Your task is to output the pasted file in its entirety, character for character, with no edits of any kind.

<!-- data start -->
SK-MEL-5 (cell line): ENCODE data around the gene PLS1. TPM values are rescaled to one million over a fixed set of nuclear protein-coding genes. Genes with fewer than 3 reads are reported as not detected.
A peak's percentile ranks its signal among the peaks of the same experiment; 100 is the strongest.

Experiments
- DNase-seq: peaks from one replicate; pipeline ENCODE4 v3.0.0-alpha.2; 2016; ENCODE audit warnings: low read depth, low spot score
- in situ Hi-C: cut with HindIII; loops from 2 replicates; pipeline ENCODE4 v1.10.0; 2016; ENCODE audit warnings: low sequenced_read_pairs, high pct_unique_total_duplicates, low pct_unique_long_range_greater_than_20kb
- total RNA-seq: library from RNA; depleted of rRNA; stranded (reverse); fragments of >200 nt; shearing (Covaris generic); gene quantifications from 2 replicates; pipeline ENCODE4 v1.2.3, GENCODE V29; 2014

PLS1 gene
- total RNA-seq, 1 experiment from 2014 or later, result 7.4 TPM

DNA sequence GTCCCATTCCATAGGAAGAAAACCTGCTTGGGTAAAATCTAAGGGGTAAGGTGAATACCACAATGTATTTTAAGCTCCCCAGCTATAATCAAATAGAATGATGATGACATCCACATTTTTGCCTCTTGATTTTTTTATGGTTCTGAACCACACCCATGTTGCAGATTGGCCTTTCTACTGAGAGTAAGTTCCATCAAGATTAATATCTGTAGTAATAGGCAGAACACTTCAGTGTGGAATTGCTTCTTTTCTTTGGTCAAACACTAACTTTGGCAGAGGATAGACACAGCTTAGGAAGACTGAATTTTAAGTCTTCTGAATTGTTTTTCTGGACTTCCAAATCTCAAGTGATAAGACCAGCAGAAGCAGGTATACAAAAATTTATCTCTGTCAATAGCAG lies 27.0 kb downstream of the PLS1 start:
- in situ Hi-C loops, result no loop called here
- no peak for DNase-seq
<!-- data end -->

SK-MEL-5 (cell line): ENCODE data around the gene PLS1. TPM values are rescaled to one million over a fixed set of nuclear protein-coding genes. Genes with fewer than 3 reads are reported as not detected.
A peak's percentile ranks its signal among the peaks of the same experiment; 100 is the strongest.

Experiments
- DNase-seq: peaks from one replicate; pipeline ENCODE4 v3.0.0-alpha.2; 2016; ENCODE audit warnings: low read depth, low spot score
- in situ Hi-C: cut with HindIII; loops from 2 replicates; pipeline ENCODE4 v1.10.0; 2016; ENCODE audit warnings: low sequenced_read_pairs, high pct_unique_total_duplicates, low pct_unique_long_range_greater_than_20kb
- total RNA-seq: library from RNA; depleted of rRNA; stranded (reverse); fragments of >200 nt; shearing (Covaris generic); gene quantifications from 2 replicates; pipeline ENCODE4 v1.2.3, GENCODE V29; 2014

PLS1 gene
- total RNA-seq, 1 experiment from 2014 or later, result 7.4 TPM

DNA sequence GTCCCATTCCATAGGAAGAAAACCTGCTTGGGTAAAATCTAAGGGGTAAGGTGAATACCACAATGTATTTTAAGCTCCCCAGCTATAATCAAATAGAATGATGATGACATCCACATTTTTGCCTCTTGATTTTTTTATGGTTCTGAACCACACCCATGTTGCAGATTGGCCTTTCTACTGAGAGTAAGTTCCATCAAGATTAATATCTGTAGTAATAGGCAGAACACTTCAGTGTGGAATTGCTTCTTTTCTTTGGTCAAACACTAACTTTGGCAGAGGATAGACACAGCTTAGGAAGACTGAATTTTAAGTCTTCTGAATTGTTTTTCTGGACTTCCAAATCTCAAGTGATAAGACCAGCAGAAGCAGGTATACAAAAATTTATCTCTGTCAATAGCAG lies 27.0 kb downstream of the PLS1 start:
- in situ Hi-C loops, result no loop called here
- no peak for DNase-seq